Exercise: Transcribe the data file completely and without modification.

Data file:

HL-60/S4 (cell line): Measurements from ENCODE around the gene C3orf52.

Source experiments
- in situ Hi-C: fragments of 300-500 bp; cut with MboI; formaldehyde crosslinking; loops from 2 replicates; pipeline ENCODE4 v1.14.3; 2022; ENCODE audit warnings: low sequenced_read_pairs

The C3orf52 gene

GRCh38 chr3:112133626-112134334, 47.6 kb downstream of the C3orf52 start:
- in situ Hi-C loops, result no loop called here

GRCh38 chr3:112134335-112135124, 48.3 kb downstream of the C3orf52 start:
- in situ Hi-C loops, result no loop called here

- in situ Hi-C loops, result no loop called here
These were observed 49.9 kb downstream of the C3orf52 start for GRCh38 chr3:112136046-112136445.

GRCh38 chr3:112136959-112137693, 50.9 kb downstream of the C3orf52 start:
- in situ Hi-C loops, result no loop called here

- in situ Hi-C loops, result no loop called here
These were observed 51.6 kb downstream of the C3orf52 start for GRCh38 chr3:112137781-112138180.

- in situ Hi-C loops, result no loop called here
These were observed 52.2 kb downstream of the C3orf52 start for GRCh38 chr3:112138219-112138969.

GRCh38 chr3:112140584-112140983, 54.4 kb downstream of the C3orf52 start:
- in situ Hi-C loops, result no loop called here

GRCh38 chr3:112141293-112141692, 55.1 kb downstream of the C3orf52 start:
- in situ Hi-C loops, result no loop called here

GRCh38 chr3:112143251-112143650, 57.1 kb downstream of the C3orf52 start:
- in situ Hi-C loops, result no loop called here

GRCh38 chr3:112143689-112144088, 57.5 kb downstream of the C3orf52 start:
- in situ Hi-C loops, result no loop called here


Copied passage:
HL-60/S4 (cell line): Measurements from ENCODE around the gene C3orf52.

Source experiments
- in situ Hi-C: fragments of 300-500 bp; cut with MboI; formaldehyde crosslinking; loops from 2 replicates; pipeline ENCODE4 v1.14.3; 2022; ENCODE audit warnings: low sequenced_read_pairs

The C3orf52 gene

GRCh38 chr3:112133626-112134334, 47.6 kb downstream of the C3orf52 start:
- in situ Hi-C loops, result no loop called here

GRCh38 chr3:112134335-112135124, 48.3 kb downstream of the C3orf52 start:
- in situ Hi-C loops, result no loop called here

- in situ Hi-C loops, result no loop called here
These were observed 49.9 kb downstream of the C3orf52 start for GRCh38 chr3:112136046-112136445.

GRCh38 chr3:112136959-112137693, 50.9 kb downstream of the C3orf52 start:
- in situ Hi-C loops, result no loop called here

- in situ Hi-C loops, result no loop called here
These were observed 51.6 kb downstream of the C3orf52 start for GRCh38 chr3:112137781-112138180.

- in situ Hi-C loops, result no loop called here
These were observed 52.2 kb downstream of the C3orf52 start for GRCh38 chr3:112138219-112138969.

GRCh38 chr3:112140584-112140983, 54.4 kb downstream of the C3orf52 start:
- in situ Hi-C loops, result no loop called here

GRCh38 chr3:112141293-112141692, 55.1 kb downstream of the C3orf52 start:
- in situ Hi-C loops, result no loop called here

GRCh38 chr3:112143251-112143650, 57.1 kb downstream of the C3orf52 start:
- in situ Hi-C loops, result no loop called here

GRCh38 chr3:112143689-112144088, 57.5 kb downstream of the C3orf52 start:
- in situ Hi-C loops, result no loop called here